The art of diagnosis is like a riddle


“I have a riddle,” Paul says, as the dining room falls silent.

“You’re at the bottom of the stairs. And on the wall, there are three light switches labeled one, two, and three. There’s a room upstairs with three lamps, labeled X, Y, and Z.

You can turn on and off as many switches as you want while you’re downstairs, but you can only go upstairs once. And once you’re upstairs, you have assigned each switch to its proper bulb.”

Muted lips move quickly, and eyes gaze toward the ceiling. Then, the discussion begins. My eight-year-old says he’ll run upstairs and holler to someone downstairs to flick switches (you’re not allowed to call a friend).

The boyfriend of Paul’s daughter begins talking about electromagnetic current (don’t overthink this; it’s a riddle, not a science project). I repeat the riddle, making sure that it isn’t a play on words. Questions and almost-correct answers are called out for five minutes, and then Paul repeats the riddle again.


A month earlier, I’m just minutes into my shift when an elderly patient was wheeled in without vital signs.

She collapsed at home, was found by paramedics pulse-less, and received CPR. She’s cold and has been down for about 30 minutes.

There isn’t much left to do, but get the story, confirm that her heart has stopped, and talk to the family.

It’s 7:30 — shift change. And as I fill in a death certificate behind a computer screen, I overhear the day-nurse give report to the night nurse who is relieving her.

“Mr. Denny is in acute-4,” they day-nurse says. “He’s a 66-year-old man, likely bowel obstruction, waiting for a CT scan.”


“But the radiologist just called and said that his creatinine is too high. She wants to talk to Dr. Brown* and see whether Mr. Denny can have the CT without intravenous contrast.”

Contrast is often given before abdominal (and other) CT scans to improve differentiation between organs. Oral contrast, which the patient drinks, helps with bowel-related diagnoses. Intravenous contrast is injected directly into the bloodstream and helps with imaging of blood vessels and solid organs.

A patient’s serum creatinine is a measure of kidney function. Because intravenous contrast must be cleared through the kidneys, IV contrast can be harmful to patients with a rising creatinine (i.e., worsening renal function), like Mr. Denny.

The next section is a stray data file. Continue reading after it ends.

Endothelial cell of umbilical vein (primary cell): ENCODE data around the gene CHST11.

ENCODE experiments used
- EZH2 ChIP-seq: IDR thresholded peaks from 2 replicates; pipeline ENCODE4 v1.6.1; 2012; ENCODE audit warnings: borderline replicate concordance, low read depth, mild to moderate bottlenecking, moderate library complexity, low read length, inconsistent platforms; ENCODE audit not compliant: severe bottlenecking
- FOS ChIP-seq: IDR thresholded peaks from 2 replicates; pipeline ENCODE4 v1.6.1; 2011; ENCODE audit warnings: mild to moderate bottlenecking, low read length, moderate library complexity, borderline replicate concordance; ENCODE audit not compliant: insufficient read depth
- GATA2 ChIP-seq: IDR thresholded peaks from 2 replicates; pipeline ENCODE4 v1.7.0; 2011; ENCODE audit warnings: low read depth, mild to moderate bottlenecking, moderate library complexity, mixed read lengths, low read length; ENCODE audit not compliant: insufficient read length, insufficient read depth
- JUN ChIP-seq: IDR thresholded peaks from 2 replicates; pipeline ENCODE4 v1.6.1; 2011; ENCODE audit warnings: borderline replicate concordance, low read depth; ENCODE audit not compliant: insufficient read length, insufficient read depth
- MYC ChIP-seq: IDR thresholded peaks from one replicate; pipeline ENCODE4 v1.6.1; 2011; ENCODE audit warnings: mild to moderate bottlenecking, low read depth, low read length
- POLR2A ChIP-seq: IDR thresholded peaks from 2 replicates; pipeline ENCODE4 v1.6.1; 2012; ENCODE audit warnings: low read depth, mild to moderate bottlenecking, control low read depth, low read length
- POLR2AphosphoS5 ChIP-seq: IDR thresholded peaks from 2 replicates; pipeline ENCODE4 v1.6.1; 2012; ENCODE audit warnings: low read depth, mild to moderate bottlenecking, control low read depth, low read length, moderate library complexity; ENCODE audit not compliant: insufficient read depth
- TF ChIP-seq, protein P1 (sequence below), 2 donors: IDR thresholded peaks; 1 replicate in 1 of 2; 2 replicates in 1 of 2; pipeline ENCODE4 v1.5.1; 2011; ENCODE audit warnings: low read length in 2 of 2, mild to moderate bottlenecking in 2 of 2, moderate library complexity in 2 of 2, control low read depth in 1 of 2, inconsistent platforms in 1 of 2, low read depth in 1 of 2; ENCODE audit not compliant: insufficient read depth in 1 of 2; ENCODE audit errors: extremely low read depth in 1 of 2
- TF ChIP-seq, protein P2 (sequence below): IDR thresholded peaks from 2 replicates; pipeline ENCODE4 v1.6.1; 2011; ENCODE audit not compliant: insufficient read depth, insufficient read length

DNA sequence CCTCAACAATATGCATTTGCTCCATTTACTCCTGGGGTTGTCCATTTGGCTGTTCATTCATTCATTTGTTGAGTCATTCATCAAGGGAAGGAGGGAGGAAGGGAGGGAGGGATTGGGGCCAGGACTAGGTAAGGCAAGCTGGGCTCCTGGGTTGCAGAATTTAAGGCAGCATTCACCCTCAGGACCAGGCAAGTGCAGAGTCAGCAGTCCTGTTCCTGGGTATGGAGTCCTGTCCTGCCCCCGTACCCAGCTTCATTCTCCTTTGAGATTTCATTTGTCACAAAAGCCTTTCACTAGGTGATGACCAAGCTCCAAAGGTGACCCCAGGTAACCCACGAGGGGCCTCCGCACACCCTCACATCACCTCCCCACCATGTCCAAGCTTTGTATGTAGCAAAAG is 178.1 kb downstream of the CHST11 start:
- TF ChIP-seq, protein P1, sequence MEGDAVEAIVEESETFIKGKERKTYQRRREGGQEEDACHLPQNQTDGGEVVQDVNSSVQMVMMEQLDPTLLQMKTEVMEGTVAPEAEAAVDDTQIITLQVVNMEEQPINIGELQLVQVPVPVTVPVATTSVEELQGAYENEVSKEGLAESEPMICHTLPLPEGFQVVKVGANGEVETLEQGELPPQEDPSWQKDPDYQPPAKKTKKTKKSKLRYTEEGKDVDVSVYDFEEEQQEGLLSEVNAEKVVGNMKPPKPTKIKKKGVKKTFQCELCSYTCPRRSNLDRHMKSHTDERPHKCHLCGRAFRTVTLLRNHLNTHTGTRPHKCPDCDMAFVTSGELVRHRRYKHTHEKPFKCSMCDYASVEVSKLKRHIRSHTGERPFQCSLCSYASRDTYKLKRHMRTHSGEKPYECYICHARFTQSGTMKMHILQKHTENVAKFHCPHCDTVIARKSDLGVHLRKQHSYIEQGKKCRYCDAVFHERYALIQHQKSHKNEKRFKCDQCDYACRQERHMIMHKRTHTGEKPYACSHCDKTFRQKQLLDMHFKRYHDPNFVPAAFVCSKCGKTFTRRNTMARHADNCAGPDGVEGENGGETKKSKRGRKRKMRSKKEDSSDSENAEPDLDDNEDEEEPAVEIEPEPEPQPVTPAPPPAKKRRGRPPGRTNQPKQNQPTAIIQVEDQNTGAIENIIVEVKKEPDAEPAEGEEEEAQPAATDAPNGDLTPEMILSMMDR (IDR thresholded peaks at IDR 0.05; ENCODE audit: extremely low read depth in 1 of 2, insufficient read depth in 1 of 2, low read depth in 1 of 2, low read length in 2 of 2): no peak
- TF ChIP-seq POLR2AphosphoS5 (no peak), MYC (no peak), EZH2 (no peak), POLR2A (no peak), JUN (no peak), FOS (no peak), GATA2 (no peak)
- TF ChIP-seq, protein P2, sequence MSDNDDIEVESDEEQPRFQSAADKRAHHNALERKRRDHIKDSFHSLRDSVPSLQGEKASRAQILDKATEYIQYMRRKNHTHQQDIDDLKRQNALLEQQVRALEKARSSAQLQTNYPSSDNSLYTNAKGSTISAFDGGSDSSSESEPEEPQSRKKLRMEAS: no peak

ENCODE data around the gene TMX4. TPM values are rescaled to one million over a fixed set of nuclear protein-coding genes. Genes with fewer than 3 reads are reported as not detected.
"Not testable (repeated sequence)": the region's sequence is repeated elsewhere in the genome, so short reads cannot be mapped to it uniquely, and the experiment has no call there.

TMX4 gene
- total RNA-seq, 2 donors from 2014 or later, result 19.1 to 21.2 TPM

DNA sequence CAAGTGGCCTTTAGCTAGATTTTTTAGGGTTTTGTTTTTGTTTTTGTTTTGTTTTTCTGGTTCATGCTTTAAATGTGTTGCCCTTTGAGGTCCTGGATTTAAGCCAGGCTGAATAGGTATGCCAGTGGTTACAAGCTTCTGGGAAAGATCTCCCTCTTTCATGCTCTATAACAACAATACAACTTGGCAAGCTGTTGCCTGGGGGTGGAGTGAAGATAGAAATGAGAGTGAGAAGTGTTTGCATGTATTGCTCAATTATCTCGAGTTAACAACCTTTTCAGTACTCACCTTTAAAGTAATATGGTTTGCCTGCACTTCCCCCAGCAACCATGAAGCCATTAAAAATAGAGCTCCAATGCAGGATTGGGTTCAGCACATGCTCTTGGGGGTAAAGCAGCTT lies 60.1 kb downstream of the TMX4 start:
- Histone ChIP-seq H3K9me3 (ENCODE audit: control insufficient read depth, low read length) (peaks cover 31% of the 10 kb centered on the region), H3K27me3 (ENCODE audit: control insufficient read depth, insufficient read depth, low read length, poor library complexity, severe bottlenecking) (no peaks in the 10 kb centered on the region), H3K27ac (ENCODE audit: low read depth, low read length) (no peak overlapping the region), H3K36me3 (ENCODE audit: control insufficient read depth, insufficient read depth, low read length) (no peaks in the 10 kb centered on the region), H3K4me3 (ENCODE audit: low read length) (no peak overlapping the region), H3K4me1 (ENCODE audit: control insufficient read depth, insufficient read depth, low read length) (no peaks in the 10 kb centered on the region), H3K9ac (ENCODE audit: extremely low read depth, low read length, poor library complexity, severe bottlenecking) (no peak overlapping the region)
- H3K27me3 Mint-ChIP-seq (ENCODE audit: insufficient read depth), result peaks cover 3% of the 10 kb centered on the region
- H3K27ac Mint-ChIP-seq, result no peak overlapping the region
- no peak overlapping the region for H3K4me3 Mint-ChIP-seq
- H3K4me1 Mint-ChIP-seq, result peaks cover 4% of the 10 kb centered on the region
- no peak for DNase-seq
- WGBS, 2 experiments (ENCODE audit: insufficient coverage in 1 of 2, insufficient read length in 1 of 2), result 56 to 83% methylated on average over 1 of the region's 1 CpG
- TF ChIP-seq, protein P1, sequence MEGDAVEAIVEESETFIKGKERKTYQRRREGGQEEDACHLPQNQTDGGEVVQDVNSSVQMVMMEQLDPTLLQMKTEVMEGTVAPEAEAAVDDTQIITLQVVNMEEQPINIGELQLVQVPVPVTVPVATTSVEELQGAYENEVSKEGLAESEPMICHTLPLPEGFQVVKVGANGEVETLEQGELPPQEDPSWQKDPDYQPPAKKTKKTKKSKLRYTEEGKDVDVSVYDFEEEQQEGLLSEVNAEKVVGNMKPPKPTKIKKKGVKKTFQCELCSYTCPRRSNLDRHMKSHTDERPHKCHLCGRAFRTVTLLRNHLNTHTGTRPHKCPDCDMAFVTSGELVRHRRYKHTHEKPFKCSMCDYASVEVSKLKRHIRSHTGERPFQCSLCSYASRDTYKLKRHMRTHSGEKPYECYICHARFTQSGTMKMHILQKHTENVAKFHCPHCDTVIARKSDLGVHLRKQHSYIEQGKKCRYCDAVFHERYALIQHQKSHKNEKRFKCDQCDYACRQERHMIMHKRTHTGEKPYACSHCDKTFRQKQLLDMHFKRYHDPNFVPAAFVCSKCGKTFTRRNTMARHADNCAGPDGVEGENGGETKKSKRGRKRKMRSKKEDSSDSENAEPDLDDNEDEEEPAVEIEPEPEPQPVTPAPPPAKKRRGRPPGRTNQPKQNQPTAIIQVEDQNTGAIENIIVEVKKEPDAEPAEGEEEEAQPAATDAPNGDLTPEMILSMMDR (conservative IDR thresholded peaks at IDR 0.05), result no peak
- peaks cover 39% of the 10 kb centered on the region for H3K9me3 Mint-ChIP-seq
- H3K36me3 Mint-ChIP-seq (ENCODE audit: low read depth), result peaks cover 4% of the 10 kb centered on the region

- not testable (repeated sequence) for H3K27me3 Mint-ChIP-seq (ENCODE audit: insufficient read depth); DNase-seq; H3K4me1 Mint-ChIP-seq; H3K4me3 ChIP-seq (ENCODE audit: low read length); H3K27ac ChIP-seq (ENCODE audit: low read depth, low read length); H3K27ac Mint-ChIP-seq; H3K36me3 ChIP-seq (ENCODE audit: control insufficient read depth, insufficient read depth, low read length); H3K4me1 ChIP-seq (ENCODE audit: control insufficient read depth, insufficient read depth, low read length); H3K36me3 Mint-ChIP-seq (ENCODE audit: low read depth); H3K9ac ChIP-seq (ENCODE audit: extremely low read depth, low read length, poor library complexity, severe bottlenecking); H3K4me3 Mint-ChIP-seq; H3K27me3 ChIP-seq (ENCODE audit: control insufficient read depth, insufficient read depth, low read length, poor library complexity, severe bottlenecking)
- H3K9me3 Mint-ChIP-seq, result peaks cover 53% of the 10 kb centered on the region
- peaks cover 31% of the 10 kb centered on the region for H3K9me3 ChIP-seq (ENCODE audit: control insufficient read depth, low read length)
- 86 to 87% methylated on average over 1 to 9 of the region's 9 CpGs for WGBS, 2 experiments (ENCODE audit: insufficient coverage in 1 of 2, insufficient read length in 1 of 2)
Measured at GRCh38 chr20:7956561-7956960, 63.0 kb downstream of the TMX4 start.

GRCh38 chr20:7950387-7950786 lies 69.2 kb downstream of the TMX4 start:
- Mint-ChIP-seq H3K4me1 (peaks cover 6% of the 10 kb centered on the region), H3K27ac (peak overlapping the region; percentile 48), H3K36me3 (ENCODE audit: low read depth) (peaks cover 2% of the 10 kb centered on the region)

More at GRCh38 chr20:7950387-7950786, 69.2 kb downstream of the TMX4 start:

“If we’re looking for a bowel obstruction,” the night-nurse says, “then he probably doesn’t need IV contrast. Oral should be fine.”

“When he came in, he looked awful. Pale, in agony, sweating. Dr. Brown was also worried about a ruptured abdominal aneurysm.”

If Mr. Denny is bleeding internally, intravenous contrast is crucial for diagnosis and treatment. “But, his hemoglobin is stable, and his blood pressure hasn’t been low at all, so it’s probably an obstruction.”

“Is he stable?”

“Yeah,” the day-nurse says, in a non-committal tone. They step around the nursing station and are now standing behind me. “He has Crohn’s Disease,” she says. “He gets admitted about once a year for Crohn’s flare-ups and has had multiple surgeries.”

“So, he has a flare?”

“Well,” the day-nurse says, “he’s also had a few bowel obstructions. He was admitted just a few months ago for an obstruction and had surgery.”

His Crohn’s, I figure, is fairly severe. Crohn’s is a disease in which portions of a patient’s gastrointestinal tract (anywhere from the mouth to anus) become inflamed, causing debilitating symptoms including pain (often severe) and diarrhea (bloody, purulent, and mucous).

Acute episodes are often treated in hospitals with analgesics and steroids to reduce inflammation. In worst-case scenarios, however, when non-invasive treatment fails, inflamed segments of bowel are surgically removed. Surgery, however, isn’t curative.

Another segment of the bowel can become inflamed at any time down the road. It’s a terrible disease.

Mr. Denny has had several bowel resections because of his Crohn’s. And while surgery can help by removing segments of inflamed bowel, it can lead to adhesions – areas of scar tissue, which can, in turn, cause bowel obstructions. And these obstructions can lead to more surgery.